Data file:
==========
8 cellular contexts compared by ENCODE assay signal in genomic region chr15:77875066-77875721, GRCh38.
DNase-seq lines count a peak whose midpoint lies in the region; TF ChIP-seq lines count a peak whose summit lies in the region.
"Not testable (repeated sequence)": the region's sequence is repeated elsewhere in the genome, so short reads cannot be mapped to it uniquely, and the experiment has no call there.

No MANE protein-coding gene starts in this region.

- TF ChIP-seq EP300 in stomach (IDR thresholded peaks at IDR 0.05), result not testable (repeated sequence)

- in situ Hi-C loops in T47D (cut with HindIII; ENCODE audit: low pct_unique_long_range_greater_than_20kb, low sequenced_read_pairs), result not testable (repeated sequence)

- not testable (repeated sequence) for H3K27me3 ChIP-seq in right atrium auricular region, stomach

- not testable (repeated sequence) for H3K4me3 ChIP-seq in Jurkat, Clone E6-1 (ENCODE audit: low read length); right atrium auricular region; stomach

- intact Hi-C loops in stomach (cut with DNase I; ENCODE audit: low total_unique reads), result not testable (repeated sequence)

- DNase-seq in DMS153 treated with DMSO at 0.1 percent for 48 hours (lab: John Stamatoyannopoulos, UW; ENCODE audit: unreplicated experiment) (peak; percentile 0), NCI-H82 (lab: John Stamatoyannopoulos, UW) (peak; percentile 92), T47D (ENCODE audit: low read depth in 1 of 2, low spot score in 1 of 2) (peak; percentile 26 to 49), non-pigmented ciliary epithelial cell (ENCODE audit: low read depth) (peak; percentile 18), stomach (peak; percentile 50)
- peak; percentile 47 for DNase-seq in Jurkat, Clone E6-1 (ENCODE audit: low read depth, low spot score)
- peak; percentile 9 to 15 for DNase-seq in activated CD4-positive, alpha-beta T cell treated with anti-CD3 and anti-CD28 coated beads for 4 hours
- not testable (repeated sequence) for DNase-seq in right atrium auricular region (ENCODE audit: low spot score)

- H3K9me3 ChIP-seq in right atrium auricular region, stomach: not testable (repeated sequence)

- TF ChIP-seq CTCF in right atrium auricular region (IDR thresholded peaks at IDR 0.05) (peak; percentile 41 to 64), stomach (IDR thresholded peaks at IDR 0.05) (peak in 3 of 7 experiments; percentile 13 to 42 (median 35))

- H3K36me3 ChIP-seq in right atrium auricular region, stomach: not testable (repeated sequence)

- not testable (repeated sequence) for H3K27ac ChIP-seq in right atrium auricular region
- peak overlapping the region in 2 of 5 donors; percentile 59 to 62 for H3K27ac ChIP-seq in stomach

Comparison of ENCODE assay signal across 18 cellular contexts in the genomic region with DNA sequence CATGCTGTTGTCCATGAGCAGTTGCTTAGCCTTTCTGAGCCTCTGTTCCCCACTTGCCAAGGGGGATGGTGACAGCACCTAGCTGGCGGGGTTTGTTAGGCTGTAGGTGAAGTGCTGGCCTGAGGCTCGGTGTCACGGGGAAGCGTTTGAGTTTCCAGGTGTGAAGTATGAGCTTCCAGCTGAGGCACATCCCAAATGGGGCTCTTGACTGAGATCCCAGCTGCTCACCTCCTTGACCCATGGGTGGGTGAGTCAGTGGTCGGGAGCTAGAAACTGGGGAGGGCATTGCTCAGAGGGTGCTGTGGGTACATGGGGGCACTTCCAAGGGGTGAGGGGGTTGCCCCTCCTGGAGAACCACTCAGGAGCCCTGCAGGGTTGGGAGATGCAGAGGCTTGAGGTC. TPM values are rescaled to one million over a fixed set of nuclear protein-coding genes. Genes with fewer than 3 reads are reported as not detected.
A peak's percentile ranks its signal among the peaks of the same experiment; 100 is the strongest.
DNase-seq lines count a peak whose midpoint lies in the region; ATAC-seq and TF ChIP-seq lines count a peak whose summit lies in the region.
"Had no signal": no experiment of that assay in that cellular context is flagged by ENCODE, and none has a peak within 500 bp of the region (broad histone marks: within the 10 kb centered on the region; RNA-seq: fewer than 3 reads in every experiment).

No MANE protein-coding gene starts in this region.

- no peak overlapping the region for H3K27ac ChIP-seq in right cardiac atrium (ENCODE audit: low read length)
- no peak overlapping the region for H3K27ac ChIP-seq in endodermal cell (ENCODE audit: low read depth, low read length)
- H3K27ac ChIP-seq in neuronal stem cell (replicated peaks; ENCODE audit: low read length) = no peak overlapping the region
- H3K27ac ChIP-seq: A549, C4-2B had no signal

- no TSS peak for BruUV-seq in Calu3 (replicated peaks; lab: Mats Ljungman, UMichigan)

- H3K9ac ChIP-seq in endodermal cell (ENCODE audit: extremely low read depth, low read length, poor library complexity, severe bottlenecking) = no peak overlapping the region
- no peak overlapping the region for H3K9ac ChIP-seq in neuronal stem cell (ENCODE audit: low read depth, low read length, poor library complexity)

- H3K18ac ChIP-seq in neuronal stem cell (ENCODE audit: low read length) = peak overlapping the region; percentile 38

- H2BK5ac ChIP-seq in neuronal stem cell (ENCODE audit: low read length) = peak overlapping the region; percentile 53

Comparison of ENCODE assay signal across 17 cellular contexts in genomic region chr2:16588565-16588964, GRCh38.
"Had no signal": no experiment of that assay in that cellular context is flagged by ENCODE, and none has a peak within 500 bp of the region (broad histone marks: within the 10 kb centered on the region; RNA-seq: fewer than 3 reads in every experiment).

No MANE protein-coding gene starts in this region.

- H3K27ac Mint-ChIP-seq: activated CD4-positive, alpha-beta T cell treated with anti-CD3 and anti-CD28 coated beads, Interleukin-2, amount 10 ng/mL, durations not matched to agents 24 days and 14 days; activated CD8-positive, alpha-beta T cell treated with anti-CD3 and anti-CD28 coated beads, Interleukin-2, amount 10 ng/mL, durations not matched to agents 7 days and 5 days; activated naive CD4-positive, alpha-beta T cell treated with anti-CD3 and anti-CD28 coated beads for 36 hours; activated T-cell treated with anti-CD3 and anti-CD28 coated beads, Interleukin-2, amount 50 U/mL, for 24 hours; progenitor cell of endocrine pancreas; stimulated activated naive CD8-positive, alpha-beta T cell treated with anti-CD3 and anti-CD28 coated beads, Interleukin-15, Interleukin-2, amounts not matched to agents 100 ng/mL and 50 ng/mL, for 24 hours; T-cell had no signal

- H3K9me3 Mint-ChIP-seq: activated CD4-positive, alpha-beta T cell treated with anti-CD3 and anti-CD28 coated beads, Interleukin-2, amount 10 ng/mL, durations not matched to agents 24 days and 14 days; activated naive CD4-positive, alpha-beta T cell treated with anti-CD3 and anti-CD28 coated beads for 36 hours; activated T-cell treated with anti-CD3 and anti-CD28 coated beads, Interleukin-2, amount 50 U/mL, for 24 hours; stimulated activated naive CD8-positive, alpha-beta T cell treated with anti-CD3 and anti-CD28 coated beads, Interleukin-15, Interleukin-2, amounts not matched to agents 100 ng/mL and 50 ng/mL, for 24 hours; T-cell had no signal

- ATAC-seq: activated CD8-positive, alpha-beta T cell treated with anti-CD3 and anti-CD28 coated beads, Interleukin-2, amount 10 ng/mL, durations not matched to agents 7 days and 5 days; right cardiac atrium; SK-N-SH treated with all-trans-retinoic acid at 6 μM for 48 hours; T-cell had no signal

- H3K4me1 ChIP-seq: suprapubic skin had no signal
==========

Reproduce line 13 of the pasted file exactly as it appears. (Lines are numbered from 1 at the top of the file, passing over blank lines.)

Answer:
- not testable (repeated sequence) for DNase-seq in right atrium auricular region (ENCODE audit: low spot score)